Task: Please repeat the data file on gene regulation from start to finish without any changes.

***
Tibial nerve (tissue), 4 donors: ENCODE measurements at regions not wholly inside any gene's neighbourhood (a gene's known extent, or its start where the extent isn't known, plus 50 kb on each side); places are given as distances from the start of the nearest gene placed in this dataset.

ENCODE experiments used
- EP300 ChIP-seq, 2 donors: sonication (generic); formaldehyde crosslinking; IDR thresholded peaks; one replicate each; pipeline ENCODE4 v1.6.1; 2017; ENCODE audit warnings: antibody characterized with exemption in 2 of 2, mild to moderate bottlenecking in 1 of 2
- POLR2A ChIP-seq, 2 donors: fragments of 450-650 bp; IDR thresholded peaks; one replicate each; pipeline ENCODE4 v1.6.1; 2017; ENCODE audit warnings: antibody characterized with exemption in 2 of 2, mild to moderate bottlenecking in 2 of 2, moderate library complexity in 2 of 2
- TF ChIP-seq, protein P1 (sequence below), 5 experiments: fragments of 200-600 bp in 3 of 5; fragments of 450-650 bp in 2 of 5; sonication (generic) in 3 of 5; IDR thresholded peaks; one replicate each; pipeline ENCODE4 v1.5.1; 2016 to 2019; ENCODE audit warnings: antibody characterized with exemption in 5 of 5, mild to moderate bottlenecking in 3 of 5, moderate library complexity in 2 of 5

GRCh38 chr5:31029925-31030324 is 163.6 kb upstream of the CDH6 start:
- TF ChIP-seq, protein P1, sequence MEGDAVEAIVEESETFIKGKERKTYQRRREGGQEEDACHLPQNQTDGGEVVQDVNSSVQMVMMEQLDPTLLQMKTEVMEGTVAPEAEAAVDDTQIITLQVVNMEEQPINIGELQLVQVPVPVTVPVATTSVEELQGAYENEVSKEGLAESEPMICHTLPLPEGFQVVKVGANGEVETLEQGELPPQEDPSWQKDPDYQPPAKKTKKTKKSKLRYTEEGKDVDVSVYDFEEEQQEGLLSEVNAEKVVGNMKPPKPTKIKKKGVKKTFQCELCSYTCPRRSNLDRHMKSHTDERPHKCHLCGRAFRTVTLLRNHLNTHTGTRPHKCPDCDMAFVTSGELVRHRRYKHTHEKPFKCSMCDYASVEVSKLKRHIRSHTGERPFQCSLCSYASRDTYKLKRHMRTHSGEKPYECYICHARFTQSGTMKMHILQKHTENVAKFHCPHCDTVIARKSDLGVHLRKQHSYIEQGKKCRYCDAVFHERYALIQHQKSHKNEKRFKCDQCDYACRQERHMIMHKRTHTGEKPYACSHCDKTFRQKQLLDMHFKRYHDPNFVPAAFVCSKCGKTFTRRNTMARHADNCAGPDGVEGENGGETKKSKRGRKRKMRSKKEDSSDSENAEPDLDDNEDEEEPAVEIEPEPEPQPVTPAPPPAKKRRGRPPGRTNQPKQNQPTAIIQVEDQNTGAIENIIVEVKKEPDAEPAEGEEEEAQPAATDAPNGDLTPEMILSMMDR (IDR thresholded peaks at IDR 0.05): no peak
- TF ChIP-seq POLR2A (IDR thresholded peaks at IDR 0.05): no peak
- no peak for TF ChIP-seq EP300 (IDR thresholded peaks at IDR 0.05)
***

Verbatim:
Tibial nerve (tissue), 4 donors: ENCODE measurements at regions not wholly inside any gene's neighbourhood (a gene's known extent, or its start where the extent isn't known, plus 50 kb on each side); places are given as distances from the start of the nearest gene placed in this dataset.

ENCODE experiments used
- EP300 ChIP-seq, 2 donors: sonication (generic); formaldehyde crosslinking; IDR thresholded peaks; one replicate each; pipeline ENCODE4 v1.6.1; 2017; ENCODE audit warnings: antibody characterized with exemption in 2 of 2, mild to moderate bottlenecking in 1 of 2
- POLR2A ChIP-seq, 2 donors: fragments of 450-650 bp; IDR thresholded peaks; one replicate each; pipeline ENCODE4 v1.6.1; 2017; ENCODE audit warnings: antibody characterized with exemption in 2 of 2, mild to moderate bottlenecking in 2 of 2, moderate library complexity in 2 of 2
- TF ChIP-seq, protein P1 (sequence below), 5 experiments: fragments of 200-600 bp in 3 of 5; fragments of 450-650 bp in 2 of 5; sonication (generic) in 3 of 5; IDR thresholded peaks; one replicate each; pipeline ENCODE4 v1.5.1; 2016 to 2019; ENCODE audit warnings: antibody characterized with exemption in 5 of 5, mild to moderate bottlenecking in 3 of 5, moderate library complexity in 2 of 5

GRCh38 chr5:31029925-31030324 is 163.6 kb upstream of the CDH6 start:
- TF ChIP-seq, protein P1, sequence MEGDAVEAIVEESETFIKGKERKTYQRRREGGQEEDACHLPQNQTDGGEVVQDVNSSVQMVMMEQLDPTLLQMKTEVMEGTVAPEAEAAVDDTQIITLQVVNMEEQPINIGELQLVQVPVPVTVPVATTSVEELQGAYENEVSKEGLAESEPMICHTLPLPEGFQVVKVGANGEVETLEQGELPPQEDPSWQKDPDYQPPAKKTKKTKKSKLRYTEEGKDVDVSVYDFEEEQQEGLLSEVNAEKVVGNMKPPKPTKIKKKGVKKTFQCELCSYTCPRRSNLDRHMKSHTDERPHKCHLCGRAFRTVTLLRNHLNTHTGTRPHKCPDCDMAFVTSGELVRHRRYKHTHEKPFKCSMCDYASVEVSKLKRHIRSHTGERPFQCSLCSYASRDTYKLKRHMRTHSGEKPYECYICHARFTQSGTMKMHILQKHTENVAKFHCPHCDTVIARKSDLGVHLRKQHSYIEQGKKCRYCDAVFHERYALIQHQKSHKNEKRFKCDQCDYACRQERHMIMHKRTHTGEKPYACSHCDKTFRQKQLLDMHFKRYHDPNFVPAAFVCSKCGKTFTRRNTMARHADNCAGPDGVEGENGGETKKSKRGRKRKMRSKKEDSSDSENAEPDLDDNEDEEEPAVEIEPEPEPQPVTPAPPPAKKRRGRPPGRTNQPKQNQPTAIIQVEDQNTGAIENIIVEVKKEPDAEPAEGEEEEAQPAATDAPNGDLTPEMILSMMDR (IDR thresholded peaks at IDR 0.05): no peak
- TF ChIP-seq POLR2A (IDR thresholded peaks at IDR 0.05): no peak
- no peak for TF ChIP-seq EP300 (IDR thresholded peaks at IDR 0.05)